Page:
Jesse Thorn hosts this hip and thoughtful podcast, which he updates regularly on his awesome blog, This guy is my hero. He has interviewed all of the people I have ever wanted to meet (Janeane Garafalo, Gift of Gab, Neil Gaiman, Mike Birbiglia, Louis C.K., Ira Glass, and so so many more), and asks really thought-provoking and never patronizing questions. Perhaps my favorite part about him (aside from the fact that he's crazy talented) is that he started this show as a student at UC Santa Cruz, and his nonprofit podcast and radio empire has just multiplied since then. He also co-hosts Jordan, Jesse, Go!, which is the goofier, more casual side to Young America. A Plus to Jesse Thorn and his cronies for putting together a really fabulous DIY network.

6. The Moth

The Moth is a storytelling and open mic series that is hosted in New York City and Los Angeles. These stories are told by comedians, actors, writers, and really anyone with a fifteen-minute story who comes to the stage. The shows are organized by theme (a.k.a. "Loss," or "Animals," etc.), and are always insightful. Some of the best recordings I've ever heard were only about ten minutes long, from people I'd never heard of, but their words stayed with me. I heard a rumor that the Moth will be starting an hour-long public radio show soon, and I can't wait.

7. New Yorker Fiction Podcast

The New Yorker fiction editor Deborah Treisman hosts this monthly podcast which features a prominent writer reading his or her favorite story. The genres and styles of the stories vary greatly, as do the readers themselves, but these are the podcasts that remind me why I was a literature major, and what I could look forward to, if I ever achieve any success as a writer. The discussions before and after are really interesting, too. I first heard of Junot Diaz through a reading of one of his stories by Edwidge Danticat, and was so thrilled to find a writer who captures where I'm at right now. A great show.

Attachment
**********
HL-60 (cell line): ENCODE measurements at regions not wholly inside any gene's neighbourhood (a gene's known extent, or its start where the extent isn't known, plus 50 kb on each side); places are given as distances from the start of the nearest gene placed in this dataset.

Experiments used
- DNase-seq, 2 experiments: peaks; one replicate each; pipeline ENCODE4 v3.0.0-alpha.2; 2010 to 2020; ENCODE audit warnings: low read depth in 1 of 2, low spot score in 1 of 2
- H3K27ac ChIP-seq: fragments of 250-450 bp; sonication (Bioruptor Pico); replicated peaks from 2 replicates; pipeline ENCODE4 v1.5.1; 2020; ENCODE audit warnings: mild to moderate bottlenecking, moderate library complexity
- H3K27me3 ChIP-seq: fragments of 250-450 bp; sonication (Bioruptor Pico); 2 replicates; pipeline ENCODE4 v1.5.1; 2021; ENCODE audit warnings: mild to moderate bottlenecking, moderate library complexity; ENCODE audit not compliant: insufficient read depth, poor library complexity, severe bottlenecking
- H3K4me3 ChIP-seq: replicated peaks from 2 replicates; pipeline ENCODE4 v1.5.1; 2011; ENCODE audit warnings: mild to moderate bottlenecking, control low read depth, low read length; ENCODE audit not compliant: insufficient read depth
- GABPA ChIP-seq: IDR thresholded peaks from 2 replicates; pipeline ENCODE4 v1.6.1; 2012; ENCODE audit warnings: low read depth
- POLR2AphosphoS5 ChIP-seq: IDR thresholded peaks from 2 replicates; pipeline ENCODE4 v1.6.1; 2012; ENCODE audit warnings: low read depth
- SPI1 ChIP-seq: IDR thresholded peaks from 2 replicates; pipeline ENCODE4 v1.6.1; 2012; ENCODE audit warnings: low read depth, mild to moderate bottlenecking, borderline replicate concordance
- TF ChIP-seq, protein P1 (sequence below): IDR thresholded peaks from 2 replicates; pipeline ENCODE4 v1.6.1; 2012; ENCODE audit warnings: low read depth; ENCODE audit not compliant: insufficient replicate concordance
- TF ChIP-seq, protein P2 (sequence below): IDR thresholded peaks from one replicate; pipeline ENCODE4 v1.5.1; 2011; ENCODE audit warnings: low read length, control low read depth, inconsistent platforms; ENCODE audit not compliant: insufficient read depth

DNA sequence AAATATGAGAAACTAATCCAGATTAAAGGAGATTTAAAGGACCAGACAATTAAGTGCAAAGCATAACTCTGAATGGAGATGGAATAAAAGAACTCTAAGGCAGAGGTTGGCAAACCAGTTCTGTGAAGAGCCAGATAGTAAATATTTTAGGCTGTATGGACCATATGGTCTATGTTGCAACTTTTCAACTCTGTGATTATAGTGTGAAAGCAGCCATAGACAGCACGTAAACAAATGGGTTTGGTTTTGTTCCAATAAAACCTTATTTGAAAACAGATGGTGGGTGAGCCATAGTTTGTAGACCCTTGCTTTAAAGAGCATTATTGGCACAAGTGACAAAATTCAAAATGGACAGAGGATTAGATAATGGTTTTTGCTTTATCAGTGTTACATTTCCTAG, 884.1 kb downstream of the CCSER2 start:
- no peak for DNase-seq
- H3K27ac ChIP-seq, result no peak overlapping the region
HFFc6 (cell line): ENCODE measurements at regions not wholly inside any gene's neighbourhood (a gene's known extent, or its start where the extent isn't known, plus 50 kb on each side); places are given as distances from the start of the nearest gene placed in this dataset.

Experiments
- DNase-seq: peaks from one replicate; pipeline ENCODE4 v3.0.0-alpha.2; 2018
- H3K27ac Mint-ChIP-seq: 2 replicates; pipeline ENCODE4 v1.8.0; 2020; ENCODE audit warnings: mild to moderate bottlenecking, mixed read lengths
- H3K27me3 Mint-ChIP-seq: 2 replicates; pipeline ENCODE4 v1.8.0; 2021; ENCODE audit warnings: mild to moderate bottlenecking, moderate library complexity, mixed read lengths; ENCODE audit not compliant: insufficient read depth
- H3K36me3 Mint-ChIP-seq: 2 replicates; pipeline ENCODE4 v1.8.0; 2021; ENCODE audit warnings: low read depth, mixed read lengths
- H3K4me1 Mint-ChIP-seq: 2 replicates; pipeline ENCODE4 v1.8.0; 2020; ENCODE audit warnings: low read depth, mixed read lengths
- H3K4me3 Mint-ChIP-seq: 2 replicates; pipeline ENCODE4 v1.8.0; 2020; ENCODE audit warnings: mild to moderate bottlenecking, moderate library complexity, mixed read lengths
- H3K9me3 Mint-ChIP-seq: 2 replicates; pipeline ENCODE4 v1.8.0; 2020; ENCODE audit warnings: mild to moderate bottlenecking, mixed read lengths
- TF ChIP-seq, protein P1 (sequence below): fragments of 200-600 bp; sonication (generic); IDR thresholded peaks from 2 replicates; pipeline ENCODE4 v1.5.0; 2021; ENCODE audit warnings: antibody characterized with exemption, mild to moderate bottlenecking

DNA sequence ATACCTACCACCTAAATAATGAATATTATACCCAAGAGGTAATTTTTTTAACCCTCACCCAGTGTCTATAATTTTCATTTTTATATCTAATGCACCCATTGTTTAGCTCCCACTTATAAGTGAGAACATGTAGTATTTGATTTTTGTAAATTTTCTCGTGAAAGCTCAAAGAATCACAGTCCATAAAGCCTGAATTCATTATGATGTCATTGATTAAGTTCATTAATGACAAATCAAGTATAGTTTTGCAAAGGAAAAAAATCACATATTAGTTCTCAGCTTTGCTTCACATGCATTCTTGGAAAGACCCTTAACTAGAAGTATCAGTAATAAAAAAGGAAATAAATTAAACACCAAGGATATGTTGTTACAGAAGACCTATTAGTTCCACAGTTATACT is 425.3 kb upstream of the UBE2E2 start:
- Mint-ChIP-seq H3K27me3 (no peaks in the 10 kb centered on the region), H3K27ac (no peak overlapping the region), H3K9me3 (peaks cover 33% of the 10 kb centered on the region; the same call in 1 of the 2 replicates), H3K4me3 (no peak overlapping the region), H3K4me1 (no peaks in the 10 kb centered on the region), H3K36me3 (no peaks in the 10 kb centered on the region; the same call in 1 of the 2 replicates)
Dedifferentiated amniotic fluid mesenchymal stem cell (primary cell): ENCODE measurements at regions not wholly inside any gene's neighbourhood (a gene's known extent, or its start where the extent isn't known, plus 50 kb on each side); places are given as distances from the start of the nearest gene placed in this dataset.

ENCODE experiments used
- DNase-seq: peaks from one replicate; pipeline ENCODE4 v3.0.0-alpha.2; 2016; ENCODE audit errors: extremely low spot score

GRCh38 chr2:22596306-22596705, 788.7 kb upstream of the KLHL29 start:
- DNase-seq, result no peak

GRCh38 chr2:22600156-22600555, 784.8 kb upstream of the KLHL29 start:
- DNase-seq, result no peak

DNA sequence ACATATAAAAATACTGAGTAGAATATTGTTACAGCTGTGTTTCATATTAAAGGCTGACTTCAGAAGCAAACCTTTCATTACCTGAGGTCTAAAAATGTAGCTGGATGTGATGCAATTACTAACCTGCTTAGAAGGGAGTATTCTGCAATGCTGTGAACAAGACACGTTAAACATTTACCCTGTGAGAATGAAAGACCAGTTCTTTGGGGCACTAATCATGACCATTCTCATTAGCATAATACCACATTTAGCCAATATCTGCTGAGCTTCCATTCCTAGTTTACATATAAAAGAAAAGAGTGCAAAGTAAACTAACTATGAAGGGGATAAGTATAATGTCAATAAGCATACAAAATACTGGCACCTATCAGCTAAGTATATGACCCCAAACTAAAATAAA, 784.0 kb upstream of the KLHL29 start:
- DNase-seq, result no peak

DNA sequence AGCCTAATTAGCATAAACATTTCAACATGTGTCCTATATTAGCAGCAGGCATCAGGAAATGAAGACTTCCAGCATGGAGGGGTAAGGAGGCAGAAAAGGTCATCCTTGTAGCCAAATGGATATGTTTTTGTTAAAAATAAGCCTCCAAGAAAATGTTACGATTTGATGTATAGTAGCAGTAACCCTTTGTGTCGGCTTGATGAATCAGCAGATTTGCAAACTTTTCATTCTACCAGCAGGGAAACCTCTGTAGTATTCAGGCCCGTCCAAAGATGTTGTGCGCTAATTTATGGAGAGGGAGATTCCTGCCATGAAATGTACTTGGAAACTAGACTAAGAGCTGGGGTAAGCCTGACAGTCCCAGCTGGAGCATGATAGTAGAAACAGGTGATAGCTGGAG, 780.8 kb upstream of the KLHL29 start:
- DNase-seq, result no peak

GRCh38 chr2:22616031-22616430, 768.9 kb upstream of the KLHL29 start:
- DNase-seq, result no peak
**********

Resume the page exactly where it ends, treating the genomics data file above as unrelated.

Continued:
8. Selected Shorts

Another great radio show out of WNYC--this one showcases live recordings of literary readings at New York City's Symphony Space. Isaiah Sheffer helps produce these evenings of short story brilliance, selects actors to perform the stories, and sometimes interviews performers and writers afterward. This is one of the shows that inspires me as a writer and reader, and sharpens my vocabulary as well. Would be a fun place to work...although I'd work for any of these podcasts for free!

9. To the Best of Our Knowledge

This Wisconsin-based PRI show tackles topics of many natures--anything from Military Identity in America to Atheism and its Critics. One of the best, most poignant radio stories I've ever heard was about how to parent transgender children. This radio could be the one thing that convinced me to move to Madison, one day.

10. NPR Live in Concert

For those broke music nerds who can't afford to see their favorite bands in concert, but do have the two hours to burn en route to and from work, this is the perfect podcast. I've used this podcast to check out bands whose work I'm not familiar with, but whose live performances seem absolutely transformative. There are a few concerts whose sets I've practically memorized--Bon Iver, Andrew Bird, the Ting Tings, Mates of State. Now this is a job I would love to have: recording and meeting all these bands. Sweet.